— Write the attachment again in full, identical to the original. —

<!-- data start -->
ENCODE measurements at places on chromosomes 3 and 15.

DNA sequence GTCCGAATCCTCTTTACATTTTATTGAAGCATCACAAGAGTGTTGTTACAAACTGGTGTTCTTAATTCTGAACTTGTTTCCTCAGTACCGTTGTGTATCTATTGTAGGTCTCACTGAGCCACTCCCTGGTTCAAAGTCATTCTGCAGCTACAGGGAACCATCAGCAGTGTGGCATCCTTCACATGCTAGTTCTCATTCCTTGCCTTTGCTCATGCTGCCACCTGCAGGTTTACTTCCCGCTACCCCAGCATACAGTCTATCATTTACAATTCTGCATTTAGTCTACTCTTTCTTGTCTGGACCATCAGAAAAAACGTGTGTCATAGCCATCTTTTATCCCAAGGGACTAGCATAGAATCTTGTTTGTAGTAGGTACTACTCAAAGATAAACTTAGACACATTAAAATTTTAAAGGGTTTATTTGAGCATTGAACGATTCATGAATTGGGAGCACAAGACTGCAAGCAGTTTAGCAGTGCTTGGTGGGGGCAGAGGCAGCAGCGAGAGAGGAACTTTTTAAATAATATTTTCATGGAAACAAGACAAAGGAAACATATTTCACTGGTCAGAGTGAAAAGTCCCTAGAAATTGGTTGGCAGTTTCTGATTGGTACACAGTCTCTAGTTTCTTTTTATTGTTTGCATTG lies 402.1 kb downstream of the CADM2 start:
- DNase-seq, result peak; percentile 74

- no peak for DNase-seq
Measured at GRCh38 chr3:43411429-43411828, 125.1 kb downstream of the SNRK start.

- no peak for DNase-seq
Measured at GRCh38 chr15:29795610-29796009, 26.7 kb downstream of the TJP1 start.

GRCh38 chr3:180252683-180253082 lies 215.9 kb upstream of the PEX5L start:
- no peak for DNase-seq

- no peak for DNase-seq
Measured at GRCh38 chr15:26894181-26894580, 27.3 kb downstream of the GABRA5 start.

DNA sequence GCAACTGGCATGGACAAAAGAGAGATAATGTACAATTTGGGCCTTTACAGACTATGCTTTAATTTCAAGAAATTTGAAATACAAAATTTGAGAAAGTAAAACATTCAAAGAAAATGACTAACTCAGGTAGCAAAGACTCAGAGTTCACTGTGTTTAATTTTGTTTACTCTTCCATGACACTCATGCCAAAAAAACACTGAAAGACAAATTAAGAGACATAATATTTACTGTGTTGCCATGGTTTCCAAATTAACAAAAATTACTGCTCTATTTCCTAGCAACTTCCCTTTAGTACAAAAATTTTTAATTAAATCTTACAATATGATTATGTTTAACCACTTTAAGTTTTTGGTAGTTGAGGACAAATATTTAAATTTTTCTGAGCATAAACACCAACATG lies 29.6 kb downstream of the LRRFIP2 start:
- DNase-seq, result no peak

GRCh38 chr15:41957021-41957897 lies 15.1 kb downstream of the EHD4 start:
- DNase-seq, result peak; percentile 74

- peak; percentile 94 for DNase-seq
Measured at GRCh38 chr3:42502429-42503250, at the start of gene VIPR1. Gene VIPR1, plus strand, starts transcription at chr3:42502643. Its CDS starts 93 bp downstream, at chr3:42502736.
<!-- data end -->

ENCODE measurements at places on chromosomes 3 and 15.

DNA sequence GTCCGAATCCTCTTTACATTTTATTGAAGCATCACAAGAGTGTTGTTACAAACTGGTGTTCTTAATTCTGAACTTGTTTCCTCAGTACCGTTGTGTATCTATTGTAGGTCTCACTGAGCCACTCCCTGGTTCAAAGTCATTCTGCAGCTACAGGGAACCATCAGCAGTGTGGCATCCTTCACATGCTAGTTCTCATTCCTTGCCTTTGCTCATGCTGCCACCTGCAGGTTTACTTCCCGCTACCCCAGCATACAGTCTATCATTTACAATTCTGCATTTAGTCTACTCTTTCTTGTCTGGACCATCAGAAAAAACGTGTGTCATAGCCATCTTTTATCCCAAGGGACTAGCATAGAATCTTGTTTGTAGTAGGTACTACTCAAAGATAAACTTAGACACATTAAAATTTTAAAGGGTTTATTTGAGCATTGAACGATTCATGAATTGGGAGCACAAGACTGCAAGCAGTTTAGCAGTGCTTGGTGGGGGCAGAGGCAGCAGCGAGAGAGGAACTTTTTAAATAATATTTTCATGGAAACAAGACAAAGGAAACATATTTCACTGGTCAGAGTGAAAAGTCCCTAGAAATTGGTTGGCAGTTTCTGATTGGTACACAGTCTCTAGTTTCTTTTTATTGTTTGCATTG lies 402.1 kb downstream of the CADM2 start:
- DNase-seq, result peak; percentile 74

- no peak for DNase-seq
Measured at GRCh38 chr3:43411429-43411828, 125.1 kb downstream of the SNRK start.

- no peak for DNase-seq
Measured at GRCh38 chr15:29795610-29796009, 26.7 kb downstream of the TJP1 start.

GRCh38 chr3:180252683-180253082 lies 215.9 kb upstream of the PEX5L start:
- no peak for DNase-seq

- no peak for DNase-seq
Measured at GRCh38 chr15:26894181-26894580, 27.3 kb downstream of the GABRA5 start.

DNA sequence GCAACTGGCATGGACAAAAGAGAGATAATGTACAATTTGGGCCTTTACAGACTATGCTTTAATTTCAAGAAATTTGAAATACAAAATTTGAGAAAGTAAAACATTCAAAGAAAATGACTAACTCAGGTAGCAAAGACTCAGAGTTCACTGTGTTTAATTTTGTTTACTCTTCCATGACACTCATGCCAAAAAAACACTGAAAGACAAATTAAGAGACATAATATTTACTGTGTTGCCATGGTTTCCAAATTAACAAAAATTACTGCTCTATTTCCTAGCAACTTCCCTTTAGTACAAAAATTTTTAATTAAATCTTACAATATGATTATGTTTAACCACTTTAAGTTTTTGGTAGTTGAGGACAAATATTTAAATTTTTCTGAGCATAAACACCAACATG lies 29.6 kb downstream of the LRRFIP2 start:
- DNase-seq, result no peak

GRCh38 chr15:41957021-41957897 lies 15.1 kb downstream of the EHD4 start:
- DNase-seq, result peak; percentile 74

- peak; percentile 94 for DNase-seq
Measured at GRCh38 chr3:42502429-42503250, at the start of gene VIPR1. Gene VIPR1, plus strand, starts transcription at chr3:42502643. Its CDS starts 93 bp downstream, at chr3:42502736.